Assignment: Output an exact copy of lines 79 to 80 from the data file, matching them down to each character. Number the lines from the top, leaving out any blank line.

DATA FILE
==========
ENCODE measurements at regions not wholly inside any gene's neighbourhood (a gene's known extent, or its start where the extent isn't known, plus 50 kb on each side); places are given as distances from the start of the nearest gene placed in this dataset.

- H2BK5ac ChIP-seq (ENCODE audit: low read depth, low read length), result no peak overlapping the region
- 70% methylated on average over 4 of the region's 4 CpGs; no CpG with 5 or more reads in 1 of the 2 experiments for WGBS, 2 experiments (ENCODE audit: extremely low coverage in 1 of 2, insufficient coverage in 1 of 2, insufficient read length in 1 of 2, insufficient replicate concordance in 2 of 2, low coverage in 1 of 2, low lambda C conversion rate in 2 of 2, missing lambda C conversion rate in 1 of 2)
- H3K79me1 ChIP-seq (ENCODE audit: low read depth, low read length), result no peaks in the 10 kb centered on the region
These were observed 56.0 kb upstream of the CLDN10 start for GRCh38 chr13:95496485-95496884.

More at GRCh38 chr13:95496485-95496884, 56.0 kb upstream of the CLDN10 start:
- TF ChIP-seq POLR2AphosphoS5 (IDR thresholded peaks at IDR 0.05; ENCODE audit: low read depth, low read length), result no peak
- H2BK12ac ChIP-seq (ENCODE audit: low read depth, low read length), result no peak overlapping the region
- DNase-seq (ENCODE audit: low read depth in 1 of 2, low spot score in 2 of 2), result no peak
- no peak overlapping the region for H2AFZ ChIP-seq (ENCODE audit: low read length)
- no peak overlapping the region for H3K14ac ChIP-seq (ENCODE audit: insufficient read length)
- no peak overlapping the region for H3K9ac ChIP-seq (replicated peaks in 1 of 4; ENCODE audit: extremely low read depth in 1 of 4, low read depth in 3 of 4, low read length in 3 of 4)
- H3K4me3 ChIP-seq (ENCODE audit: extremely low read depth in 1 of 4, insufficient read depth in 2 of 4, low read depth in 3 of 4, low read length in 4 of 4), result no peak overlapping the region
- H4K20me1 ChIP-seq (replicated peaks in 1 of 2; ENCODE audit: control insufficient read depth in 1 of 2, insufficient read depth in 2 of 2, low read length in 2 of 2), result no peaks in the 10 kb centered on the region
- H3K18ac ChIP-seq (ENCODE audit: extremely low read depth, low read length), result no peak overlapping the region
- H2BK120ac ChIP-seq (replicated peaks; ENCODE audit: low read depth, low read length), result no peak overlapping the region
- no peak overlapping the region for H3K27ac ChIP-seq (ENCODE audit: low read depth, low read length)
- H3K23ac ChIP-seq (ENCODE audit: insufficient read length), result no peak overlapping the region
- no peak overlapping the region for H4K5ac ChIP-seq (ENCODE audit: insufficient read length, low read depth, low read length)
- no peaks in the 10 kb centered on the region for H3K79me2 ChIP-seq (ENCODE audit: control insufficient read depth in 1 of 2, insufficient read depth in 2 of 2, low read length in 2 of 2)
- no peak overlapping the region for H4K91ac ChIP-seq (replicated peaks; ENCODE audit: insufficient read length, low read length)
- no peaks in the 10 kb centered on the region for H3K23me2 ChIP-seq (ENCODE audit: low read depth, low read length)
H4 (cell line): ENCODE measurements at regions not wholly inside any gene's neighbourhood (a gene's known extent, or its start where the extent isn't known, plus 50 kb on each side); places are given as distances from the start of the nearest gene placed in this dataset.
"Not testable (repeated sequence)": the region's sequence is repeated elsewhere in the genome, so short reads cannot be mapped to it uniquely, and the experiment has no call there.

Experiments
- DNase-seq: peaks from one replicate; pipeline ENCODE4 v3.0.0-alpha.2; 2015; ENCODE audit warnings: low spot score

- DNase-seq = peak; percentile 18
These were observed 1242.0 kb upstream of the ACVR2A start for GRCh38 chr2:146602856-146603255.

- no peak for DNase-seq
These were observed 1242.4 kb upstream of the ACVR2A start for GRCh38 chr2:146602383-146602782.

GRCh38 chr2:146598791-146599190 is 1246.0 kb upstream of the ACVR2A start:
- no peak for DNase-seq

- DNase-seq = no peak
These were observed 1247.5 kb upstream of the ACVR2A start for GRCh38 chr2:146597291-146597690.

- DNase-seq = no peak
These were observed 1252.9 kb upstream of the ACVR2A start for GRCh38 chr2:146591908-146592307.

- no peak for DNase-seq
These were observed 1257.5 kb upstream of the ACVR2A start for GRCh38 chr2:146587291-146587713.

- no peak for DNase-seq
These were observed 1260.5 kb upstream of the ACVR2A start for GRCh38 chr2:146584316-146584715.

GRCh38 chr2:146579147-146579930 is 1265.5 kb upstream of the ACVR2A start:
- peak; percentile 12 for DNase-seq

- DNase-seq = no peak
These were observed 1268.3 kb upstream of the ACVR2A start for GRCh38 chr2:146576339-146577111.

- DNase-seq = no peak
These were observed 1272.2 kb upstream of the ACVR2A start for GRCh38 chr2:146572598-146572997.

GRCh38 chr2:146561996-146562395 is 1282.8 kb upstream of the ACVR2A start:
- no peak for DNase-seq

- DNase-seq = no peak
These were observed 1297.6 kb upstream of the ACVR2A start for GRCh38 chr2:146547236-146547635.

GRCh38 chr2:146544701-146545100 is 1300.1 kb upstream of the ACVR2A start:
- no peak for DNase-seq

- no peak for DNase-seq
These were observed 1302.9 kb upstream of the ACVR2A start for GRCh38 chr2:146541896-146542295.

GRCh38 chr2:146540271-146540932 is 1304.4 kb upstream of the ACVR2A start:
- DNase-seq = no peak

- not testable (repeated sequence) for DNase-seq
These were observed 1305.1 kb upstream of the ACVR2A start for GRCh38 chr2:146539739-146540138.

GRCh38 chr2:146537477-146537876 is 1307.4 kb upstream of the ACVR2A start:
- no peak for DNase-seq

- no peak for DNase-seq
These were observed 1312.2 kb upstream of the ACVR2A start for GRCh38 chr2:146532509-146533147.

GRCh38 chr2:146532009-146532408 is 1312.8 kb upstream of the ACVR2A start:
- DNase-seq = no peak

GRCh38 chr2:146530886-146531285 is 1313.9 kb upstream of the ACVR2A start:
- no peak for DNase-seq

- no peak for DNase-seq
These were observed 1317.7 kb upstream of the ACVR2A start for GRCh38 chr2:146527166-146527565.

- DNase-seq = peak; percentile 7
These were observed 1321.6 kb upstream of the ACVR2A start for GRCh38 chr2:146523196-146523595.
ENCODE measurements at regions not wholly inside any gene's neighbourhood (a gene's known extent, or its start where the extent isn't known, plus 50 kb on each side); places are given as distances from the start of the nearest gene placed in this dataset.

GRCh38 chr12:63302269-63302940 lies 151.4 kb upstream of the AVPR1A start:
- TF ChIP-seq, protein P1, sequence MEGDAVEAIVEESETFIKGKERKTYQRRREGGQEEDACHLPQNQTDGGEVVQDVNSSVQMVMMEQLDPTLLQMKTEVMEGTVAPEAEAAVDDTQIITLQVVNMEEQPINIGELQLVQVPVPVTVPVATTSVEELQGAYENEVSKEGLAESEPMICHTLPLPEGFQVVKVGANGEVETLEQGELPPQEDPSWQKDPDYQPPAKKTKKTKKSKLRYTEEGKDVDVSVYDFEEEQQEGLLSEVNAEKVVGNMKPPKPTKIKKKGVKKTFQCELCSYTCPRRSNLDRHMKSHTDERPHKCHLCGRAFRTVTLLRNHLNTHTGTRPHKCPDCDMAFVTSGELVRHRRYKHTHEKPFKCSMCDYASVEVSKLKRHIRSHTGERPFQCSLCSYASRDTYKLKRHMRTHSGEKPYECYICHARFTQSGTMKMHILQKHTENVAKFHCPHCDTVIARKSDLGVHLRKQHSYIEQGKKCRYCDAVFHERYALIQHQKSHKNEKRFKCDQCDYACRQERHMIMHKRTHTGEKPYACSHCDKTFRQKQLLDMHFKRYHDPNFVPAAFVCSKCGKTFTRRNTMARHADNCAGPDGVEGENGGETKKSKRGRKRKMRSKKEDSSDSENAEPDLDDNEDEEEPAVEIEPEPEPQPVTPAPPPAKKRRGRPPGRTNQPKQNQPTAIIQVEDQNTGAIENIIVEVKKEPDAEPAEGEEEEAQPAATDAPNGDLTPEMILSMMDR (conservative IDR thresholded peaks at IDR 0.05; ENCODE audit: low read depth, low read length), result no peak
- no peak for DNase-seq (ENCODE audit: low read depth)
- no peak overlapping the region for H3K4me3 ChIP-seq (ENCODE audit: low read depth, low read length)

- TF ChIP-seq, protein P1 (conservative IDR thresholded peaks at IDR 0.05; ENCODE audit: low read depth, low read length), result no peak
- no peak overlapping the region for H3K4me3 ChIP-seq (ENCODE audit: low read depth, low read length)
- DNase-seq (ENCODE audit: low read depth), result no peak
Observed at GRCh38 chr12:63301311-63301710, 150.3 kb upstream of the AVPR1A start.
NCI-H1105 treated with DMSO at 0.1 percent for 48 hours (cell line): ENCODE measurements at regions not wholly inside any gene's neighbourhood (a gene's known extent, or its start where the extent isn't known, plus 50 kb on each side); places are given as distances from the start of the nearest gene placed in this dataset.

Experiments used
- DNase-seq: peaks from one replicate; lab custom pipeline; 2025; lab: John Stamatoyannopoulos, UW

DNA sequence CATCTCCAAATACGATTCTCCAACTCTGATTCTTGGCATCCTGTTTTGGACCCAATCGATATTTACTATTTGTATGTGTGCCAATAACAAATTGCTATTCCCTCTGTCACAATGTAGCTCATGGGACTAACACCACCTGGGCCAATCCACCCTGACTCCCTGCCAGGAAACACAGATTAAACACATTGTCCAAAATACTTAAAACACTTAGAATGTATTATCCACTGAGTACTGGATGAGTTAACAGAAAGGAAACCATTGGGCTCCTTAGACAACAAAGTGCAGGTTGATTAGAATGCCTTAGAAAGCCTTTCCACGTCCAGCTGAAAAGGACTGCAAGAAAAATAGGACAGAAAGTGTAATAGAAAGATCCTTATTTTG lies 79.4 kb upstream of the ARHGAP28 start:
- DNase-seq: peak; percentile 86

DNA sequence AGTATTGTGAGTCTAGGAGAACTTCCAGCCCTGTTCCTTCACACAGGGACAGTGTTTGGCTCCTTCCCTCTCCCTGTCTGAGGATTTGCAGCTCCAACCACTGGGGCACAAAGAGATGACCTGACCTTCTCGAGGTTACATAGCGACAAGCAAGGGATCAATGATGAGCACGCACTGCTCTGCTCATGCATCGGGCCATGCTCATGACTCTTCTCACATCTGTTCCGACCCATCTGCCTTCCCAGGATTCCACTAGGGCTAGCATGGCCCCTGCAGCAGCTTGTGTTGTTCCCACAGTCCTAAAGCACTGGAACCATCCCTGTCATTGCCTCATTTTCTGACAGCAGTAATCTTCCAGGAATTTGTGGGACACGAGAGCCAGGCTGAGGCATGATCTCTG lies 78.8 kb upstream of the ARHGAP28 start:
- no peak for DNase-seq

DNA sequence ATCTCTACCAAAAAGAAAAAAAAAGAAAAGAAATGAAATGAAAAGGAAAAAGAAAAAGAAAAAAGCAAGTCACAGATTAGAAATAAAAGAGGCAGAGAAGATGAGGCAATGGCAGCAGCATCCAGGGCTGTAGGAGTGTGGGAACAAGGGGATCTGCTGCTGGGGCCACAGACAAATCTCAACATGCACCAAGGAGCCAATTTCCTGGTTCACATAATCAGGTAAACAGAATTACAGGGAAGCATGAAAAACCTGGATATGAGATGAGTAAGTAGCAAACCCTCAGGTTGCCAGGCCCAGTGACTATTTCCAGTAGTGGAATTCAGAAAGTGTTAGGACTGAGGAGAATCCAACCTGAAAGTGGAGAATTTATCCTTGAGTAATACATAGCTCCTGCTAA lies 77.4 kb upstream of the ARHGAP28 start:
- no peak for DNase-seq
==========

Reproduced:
Observed at GRCh38 chr12:63301311-63301710, 150.3 kb upstream of the AVPR1A start.
NCI-H1105 treated with DMSO at 0.1 percent for 48 hours (cell line): ENCODE measurements at regions not wholly inside any gene's neighbourhood (a gene's known extent, or its start where the extent isn't known, plus 50 kb on each side); places are given as distances from the start of the nearest gene placed in this dataset.